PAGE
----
The structured financiers in Asia, on the other hand look to the transaction to be financed, in particular the receivables and stock in trade, which will generate the specific receivables and not the borrower’s balance sheet. He is not overly concerned with the extent of the political or country risk. His concern is after all the integrity of the specific transaction in question. He leaves no stone un-turned in this respect. He has to, because his payback depends on the transaction proceeds. As a last resort he turns to the tangible assets, usually only those directly related to the transaction. He applies a special blend of knowledge and experience to his analysis which requires him to have a broad view of the transaction from start to finish as well as depth in some specialised aspects for he knows that the devil is always in the details.
Where then do the structured financier in Asia find the security for their loan? The specific assets charged and its proceeds of sale. Are these after all not the very source from where payments to any financiers would come from?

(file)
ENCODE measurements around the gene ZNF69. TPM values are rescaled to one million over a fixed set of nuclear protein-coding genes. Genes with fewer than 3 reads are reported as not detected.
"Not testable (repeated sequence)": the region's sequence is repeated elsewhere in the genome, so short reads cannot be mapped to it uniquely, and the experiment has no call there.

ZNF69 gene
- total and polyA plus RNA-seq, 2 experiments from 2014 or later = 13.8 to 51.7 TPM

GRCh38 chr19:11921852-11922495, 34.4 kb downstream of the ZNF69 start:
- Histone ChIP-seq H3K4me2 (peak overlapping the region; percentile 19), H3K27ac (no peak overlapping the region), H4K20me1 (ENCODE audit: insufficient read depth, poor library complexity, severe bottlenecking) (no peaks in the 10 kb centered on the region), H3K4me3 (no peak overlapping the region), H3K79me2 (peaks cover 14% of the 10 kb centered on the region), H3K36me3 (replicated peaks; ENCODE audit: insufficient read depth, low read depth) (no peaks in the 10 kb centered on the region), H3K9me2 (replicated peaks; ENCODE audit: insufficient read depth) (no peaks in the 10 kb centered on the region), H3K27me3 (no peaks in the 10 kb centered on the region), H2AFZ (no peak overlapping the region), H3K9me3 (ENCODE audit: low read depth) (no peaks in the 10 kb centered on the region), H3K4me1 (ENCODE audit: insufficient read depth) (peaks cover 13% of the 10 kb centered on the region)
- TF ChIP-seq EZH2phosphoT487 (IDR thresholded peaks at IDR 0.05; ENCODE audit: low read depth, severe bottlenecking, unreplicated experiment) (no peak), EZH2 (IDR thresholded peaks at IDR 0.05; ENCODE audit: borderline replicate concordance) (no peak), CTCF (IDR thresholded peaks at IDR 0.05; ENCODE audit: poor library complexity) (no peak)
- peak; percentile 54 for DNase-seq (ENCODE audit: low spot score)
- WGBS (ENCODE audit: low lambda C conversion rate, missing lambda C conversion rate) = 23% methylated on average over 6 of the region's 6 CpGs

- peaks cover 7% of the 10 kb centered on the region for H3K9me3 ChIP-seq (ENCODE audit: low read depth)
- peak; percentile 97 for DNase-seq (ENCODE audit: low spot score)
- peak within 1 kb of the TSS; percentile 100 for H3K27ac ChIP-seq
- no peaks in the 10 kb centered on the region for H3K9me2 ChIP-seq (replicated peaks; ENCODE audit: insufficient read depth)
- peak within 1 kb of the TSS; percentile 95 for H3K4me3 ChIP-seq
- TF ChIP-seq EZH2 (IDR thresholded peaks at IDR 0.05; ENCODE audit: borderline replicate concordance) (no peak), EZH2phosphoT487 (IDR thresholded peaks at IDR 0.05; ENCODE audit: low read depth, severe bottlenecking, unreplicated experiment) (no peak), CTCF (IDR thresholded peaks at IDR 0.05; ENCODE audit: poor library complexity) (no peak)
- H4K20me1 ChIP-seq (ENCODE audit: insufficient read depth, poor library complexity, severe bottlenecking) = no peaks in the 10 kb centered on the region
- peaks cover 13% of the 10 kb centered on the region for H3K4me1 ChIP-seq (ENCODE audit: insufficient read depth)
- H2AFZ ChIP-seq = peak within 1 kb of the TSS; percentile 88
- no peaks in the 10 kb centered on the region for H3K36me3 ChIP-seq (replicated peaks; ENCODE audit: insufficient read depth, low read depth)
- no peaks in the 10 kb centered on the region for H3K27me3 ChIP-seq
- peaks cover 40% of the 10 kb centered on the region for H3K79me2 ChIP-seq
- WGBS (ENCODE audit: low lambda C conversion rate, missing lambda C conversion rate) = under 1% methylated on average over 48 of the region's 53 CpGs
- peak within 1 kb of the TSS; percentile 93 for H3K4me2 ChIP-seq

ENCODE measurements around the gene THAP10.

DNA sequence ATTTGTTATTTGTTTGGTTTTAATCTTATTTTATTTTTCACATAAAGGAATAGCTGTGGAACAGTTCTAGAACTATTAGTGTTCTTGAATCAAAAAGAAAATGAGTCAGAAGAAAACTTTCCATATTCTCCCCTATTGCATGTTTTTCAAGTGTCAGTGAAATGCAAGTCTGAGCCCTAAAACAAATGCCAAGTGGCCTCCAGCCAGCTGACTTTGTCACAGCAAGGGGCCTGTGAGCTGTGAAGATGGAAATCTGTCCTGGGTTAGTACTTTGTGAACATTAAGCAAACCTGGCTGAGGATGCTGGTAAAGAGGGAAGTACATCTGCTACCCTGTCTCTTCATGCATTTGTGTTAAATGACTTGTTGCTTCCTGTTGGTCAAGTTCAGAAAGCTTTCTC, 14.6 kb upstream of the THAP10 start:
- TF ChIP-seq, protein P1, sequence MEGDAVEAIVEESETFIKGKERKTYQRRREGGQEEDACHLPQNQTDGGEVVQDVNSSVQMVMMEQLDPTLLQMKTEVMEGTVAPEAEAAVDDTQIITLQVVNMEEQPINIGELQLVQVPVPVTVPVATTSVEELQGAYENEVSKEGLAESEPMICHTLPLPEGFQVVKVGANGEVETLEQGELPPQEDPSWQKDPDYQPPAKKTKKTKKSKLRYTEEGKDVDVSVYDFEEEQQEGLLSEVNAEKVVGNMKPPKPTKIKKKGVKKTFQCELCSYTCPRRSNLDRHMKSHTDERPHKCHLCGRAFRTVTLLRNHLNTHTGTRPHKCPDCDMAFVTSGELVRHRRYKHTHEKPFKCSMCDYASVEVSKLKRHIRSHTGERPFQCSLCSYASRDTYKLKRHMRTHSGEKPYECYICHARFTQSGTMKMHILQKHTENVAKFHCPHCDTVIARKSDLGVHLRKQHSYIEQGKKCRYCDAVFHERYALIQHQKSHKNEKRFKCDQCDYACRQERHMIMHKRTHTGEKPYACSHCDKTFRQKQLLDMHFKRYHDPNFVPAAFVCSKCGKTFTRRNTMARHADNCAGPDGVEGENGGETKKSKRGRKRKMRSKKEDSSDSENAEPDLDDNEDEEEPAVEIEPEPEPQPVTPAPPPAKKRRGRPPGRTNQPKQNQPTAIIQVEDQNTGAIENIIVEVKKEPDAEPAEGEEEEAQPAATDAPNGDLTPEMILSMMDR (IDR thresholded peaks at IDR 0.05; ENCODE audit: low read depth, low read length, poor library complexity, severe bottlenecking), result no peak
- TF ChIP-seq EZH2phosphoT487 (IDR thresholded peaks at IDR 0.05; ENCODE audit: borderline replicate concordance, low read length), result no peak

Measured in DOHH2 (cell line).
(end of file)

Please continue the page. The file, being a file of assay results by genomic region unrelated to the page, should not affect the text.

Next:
Such are the qualities needed of the structured financiers in Asia. Inventiveness, knowledge and experience on the part of the structured financiers in Asia, is not enough to bring about financing. We must now examine the parts the borrowers and other third parties must play.
We begin as we did with the financiers, by examining the traditional Asian borrowers and the non-traditional Asian borrowers.
The traditional Asian borrowers are familiar with the typical secured financing model. Assets, which can be liquidated without difficulty are identified and charged as security for the debt. He knows that if things go wrong the assets charged will go towards satisfying the debt. Many direct and indirect factors have to be considered and in correlation thereof, the related risks, in determining the sufficiency of the collaterals. Since direct and indirect factors are taken into consideration, the economic fortunes of the borrower can impact the transaction as the borrower remains the owner of the charged assets.